Playing the Indian Card

Wednesday, September 05, 2007

Science in the Classroom

Teaching today is entirely scientific. Prospective teachers must learn to do “active research” with their classes, then use it continually to determine what does and does not work.

Unfortunately, the first thing that clearly does not work is active research. Though in theory every single teacher now teaching is doing this much of the time, nothing has ever come of it—no significant evidence that any one teaching technique consistently works better than any one other. As I understand it, this is true even of teaching itself: there is no significant evidence from “active research” that students taking a class learn their subject any faster than students studying it on their own.

True, there are at any given time well-known “good” teaching techniques that all teachers are expected to use. Today, we are supposed to be “student-centred.” We are supposed to use a “communicative approach,” and/or a “constructivist approach.” We must be “interactive” and use “intrinsic motivation.” There are even sometimes studies to back some of this up

But none of these studies ever turn out to be reproducible. It becomes a matter merely of fad or fashion. Invariably, in five year’s time, another study will conclusively disprove the current theory, and “good” teaching will involve rejecting all of the practices popular today.

This dog don’t hunt. This dog is chasing its own tail. This dog has made a dumb error, called “social science.” Teaching can never and should never be “scientific.” Human beings are far too complex and aware for science ever to understand.

Teaching, the New Testament points out, is a “gift of the spirit.” That means good teaching comes direct from God, as an inspiration—like prophecy, or speaking in tongues. You cannot teach a teacher to teach, any more than you can teach a writer to write. One is either a teacher, or one is not.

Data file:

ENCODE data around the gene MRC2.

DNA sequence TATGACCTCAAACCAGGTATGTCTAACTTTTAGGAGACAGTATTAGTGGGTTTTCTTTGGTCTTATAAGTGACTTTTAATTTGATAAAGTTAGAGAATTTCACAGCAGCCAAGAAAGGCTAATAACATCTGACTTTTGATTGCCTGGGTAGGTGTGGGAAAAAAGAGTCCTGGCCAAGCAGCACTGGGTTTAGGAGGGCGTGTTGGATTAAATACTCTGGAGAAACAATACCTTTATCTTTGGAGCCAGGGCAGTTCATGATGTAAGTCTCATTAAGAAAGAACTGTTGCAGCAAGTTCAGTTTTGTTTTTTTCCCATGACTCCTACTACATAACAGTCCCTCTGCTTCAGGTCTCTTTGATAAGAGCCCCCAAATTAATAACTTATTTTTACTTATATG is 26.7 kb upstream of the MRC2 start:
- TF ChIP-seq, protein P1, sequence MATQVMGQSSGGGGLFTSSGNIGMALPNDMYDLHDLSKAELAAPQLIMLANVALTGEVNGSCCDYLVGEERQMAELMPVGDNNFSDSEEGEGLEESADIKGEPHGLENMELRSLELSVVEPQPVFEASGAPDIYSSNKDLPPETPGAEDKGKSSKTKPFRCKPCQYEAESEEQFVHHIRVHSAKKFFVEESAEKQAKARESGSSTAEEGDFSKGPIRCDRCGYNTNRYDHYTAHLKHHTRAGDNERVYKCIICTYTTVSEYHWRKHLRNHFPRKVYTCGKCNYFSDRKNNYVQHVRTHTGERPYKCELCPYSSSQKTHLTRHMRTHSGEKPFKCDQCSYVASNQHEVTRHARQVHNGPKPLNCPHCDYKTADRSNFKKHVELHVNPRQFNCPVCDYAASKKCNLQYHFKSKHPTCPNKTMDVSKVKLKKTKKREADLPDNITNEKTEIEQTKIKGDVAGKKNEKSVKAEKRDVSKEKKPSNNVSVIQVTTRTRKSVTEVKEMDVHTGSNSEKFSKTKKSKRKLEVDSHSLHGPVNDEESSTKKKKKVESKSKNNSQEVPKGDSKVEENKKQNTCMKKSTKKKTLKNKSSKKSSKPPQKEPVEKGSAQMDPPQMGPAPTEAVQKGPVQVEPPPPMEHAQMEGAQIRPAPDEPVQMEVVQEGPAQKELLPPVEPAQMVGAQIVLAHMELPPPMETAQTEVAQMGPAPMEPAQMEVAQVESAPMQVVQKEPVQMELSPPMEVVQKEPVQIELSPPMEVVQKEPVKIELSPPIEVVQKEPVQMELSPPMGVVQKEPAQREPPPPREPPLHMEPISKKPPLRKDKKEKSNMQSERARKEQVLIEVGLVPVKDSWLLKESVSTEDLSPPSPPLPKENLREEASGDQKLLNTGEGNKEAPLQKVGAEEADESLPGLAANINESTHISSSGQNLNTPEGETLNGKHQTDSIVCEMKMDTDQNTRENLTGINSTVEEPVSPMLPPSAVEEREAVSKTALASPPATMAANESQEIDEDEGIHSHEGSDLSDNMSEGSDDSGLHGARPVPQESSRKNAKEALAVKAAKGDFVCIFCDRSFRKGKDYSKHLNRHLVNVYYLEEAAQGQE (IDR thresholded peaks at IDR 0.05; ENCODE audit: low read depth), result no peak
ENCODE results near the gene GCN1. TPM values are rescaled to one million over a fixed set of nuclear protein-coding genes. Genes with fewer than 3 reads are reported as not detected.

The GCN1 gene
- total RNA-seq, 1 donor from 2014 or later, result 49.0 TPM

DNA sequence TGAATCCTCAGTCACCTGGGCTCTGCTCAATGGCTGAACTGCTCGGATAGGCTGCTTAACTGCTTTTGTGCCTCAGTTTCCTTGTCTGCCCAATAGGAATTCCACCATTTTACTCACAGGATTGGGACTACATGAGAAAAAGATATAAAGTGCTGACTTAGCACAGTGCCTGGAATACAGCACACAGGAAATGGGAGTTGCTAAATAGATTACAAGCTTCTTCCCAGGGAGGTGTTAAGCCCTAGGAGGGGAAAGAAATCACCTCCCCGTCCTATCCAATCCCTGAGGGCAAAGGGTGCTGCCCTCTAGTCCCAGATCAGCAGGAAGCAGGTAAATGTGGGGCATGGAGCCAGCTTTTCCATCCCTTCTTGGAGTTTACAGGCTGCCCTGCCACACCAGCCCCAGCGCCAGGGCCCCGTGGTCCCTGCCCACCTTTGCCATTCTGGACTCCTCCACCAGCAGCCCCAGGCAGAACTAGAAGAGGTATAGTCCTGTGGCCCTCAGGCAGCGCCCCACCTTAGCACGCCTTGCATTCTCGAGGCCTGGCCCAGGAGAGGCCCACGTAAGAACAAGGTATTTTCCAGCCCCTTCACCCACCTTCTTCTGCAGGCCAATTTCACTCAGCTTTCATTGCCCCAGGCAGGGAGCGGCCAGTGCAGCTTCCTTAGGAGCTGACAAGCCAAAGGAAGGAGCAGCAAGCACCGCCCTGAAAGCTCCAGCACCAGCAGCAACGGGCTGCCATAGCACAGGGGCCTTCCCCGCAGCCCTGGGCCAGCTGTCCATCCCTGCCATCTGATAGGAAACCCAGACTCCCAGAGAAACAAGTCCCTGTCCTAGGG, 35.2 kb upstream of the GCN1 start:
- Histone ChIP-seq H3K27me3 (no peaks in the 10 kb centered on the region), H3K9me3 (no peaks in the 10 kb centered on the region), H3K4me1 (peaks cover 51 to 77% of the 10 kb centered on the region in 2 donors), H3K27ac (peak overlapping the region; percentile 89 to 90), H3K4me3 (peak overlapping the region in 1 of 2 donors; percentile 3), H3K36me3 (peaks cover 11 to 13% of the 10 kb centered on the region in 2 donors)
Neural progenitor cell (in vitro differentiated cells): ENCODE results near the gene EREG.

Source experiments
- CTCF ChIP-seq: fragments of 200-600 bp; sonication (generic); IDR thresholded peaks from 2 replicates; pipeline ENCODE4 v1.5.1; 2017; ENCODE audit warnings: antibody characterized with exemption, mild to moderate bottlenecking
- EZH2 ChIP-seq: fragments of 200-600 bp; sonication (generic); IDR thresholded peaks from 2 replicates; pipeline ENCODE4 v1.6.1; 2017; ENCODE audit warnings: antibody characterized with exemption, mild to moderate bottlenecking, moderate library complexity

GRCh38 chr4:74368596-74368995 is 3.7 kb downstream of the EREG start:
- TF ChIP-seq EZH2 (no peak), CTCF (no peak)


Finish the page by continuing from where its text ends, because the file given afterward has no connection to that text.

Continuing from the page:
That also means that all teaching is essentially religious in nature.

We used to know this. Teaching used to be a, if not the, core religious activity. All schools, from Grade One through the Ph.D., were originally run by churches—not just in Christian culture, but in all religions. Buddhist monasteries were the local school, in Buddhist countries. In Muslim countries, the school was attached to the local mosque. In Confucian countries, the Confucian shrine was the local school, and vice versa. A Jewish synagogue is a shul, a school, no more, no less.

Not all great teachers are also religious figures; nor all religious figures also great teachers. But the exceptions are few. We all know Confucius was a teacher. But the Buddha’s essential nature, distinguishing him from uncounted unremembered enlightened beings who came before him, was that he alone took the trouble to teach the dharma to his fellow man—he is defined as a teacher. In the New Testament, Jesus is consistently addressed by his followers as “rebbe”—literally, “teacher.” One’s “guru,” the essential religious role in Hinduism, is one’s teacher; the Brahmin class is at once the priestly and the teacherly caste. It is the same function. So too in Confucianism. Every Catholic bishop is also by definition a teacher—that is his defined role.

One could learn a great deal, about teaching techniques, by reading the great books of the world’s religions. They often address the issue of form as well as content. Jesus, for example, with his parables; Confucius with his analysis of ritual, example, and ceremony; Buddhism with its koans; the Talmud with its illustrative stories. This, along with the techniques of other great teachers like Socrates, Aristotle, the Baal Shem Tov, St. Ignatius Loyola, Ngarjuna, Hui Neng, Shammai, Rumi, or Hillel, is what student teachers should be studying.

But that is not enough; content is no more arbitrary than form. Only religion ensures that we teach our students the right things—and if we do not, at best, we are wasting their time. How, without religion’s values, do we know what is of value to teach? How can we build a path without knowing its end?

In fact, to sit a child or adolescent in a classroom for five or seven hours a day, and bombard him with all sorts of things, and not touch upon religion, is to do him terrible harm. It is teaching him to avoid religion and leaving him without direction. If the child is at all bright or perceptive, this will cause a crisis some time in adolescence, when he notices that there is no apparent point to anything, no ultimate meaning or goal.

Consider this, and one must conclude that modern, “scientific” teaching is not just a failure.

It is a clear and present danger for our children.

It is teaching the best of them to commit suicide.

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